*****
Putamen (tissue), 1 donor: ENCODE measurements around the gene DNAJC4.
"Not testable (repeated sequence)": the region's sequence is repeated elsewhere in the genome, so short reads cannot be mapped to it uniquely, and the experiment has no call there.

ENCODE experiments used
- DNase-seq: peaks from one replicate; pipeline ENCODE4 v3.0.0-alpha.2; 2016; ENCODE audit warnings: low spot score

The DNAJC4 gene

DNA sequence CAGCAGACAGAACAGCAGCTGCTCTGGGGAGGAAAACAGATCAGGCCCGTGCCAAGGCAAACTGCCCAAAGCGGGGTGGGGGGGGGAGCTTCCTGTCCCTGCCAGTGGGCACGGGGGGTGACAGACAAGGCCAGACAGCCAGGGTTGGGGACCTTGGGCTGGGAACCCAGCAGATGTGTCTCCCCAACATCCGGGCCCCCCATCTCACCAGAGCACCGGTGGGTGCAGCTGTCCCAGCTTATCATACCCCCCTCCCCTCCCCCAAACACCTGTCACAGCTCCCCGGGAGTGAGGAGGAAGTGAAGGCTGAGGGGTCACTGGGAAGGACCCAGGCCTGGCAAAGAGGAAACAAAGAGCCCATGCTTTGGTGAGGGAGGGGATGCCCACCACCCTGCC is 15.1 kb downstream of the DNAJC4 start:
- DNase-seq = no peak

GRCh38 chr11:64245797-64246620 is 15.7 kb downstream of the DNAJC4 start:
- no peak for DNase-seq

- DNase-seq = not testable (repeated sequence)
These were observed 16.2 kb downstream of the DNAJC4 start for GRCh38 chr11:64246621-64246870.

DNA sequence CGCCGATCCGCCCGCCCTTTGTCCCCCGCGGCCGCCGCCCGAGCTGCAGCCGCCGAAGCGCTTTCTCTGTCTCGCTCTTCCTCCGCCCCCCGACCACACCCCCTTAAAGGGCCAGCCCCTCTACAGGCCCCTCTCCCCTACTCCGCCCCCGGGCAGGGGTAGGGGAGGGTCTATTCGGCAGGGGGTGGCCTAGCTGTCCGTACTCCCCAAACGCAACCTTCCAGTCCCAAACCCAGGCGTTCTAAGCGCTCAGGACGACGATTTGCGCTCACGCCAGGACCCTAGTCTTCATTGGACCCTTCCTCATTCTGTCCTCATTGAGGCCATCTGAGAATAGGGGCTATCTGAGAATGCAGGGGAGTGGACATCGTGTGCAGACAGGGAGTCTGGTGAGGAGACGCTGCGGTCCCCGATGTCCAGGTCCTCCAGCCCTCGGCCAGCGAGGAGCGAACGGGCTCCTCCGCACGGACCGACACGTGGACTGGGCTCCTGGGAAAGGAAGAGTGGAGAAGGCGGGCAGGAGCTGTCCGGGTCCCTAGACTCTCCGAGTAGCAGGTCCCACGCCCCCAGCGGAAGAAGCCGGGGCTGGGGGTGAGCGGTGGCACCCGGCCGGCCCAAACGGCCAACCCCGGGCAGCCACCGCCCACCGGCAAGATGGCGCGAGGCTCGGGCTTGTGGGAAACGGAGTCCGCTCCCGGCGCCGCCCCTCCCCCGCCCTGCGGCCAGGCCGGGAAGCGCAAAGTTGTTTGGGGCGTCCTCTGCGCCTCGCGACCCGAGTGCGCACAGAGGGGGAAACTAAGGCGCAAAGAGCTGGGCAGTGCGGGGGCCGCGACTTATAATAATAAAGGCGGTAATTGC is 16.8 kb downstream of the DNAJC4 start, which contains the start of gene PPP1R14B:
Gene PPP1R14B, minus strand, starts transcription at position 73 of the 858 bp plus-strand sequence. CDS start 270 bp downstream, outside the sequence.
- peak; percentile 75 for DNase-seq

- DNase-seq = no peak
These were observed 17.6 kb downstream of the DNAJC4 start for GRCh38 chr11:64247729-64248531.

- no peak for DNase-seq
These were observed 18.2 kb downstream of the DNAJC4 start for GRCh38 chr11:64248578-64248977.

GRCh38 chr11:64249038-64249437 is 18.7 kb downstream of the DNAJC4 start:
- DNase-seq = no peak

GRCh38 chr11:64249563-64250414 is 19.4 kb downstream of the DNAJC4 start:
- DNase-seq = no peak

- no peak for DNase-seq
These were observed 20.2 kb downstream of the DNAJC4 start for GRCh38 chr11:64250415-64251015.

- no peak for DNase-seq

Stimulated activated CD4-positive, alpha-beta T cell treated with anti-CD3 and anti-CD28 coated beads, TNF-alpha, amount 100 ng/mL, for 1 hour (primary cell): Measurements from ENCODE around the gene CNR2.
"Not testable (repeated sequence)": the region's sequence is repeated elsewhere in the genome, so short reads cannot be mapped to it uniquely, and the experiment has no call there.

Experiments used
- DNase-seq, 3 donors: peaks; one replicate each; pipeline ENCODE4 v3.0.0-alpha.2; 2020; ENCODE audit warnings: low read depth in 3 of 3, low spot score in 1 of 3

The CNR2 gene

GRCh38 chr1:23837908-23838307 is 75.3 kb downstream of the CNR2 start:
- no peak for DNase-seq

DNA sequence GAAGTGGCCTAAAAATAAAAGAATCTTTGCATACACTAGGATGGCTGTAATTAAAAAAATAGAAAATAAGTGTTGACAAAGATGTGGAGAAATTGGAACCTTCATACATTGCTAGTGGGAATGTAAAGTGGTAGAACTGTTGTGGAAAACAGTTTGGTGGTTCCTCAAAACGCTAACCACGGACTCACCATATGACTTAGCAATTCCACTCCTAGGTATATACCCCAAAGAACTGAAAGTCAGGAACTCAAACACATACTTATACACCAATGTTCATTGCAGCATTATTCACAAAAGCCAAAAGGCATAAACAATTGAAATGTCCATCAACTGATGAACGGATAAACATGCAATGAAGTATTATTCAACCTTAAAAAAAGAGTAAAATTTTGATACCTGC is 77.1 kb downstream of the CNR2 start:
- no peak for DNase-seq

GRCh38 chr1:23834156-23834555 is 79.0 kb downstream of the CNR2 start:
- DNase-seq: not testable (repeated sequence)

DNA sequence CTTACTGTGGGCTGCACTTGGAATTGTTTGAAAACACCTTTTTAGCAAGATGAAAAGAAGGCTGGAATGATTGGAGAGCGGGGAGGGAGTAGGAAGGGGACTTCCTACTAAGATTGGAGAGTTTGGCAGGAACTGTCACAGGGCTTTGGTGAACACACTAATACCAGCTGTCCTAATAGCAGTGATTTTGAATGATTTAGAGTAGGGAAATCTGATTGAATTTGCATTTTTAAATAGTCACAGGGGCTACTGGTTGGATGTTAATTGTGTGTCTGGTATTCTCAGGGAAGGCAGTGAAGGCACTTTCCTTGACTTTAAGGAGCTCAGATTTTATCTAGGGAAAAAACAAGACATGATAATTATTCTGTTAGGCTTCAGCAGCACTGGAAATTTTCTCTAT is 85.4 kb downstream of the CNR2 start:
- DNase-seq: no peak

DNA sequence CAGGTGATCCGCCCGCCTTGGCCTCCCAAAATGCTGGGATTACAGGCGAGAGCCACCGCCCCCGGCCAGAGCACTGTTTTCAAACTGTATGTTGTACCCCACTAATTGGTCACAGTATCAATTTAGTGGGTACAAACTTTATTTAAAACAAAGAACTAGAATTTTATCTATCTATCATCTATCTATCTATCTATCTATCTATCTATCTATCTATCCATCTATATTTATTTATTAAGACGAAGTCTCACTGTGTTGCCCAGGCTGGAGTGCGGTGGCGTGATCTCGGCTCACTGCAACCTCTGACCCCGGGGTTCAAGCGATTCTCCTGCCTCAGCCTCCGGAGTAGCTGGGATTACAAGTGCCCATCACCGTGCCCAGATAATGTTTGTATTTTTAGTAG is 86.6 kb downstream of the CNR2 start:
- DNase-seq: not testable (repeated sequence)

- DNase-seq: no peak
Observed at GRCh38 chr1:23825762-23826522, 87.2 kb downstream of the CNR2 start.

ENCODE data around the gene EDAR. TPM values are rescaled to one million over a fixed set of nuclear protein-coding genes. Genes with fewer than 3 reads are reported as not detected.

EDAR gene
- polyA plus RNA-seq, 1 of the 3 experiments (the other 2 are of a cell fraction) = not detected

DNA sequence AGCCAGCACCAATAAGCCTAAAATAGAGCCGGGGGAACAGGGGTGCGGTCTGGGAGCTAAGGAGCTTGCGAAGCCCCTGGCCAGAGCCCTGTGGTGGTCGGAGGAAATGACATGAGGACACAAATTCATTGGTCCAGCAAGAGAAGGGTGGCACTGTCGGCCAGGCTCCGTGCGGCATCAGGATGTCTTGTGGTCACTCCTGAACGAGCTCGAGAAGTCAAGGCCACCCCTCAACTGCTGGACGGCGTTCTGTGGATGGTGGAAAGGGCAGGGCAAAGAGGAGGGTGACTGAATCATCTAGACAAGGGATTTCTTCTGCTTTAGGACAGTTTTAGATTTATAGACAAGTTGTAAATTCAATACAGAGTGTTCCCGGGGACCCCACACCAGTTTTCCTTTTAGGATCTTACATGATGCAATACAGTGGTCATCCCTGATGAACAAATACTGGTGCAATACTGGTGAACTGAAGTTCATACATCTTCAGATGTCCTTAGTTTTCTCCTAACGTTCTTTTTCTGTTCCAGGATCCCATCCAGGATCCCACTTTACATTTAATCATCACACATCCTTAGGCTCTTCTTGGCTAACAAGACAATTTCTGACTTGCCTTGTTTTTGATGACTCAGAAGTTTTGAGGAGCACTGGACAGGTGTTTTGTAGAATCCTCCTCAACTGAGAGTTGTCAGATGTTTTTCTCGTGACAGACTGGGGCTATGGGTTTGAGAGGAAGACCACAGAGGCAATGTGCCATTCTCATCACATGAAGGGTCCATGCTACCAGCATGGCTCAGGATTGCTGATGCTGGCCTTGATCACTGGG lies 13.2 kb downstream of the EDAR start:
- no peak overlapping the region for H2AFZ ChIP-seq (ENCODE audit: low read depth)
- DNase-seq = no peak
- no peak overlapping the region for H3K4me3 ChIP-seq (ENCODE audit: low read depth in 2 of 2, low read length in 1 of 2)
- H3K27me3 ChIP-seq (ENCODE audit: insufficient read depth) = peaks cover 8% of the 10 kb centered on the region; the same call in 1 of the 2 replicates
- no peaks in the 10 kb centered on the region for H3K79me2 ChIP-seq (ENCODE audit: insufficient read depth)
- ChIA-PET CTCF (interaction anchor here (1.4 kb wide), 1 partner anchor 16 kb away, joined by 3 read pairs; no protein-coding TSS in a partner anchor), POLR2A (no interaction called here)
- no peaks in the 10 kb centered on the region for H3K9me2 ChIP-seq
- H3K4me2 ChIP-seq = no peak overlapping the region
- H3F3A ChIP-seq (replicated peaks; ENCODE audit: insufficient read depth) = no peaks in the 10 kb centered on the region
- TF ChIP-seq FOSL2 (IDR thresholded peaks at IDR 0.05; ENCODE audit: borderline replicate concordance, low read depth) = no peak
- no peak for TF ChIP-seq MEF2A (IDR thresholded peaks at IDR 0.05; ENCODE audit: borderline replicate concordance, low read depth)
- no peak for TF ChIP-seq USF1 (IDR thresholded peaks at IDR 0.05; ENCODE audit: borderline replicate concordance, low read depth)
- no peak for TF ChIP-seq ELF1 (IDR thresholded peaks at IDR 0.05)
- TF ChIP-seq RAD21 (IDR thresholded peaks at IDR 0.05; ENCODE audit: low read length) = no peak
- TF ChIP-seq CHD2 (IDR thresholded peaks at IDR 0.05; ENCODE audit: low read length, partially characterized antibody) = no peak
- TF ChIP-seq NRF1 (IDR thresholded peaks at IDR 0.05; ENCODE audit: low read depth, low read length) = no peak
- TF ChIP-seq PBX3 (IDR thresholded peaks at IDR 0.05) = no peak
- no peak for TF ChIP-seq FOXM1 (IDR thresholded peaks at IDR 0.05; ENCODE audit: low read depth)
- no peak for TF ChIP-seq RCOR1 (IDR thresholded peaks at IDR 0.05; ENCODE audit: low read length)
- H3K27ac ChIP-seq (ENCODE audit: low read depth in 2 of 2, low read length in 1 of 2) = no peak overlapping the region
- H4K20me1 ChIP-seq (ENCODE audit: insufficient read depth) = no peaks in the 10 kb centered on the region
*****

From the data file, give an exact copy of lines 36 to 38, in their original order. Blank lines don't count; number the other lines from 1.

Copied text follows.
- DNase-seq: not testable (repeated sequence)

DNA sequence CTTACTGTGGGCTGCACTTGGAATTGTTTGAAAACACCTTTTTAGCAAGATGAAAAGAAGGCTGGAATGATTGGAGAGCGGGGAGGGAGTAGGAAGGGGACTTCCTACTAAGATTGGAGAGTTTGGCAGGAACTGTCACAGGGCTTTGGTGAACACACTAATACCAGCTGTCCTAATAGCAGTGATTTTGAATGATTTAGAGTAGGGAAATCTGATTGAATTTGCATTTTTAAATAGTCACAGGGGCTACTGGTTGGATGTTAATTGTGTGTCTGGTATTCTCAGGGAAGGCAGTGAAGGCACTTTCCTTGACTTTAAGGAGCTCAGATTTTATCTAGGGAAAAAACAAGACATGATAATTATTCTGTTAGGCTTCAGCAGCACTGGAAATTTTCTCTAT is 85.4 kb downstream of the CNR2 start:
- DNase-seq: no peak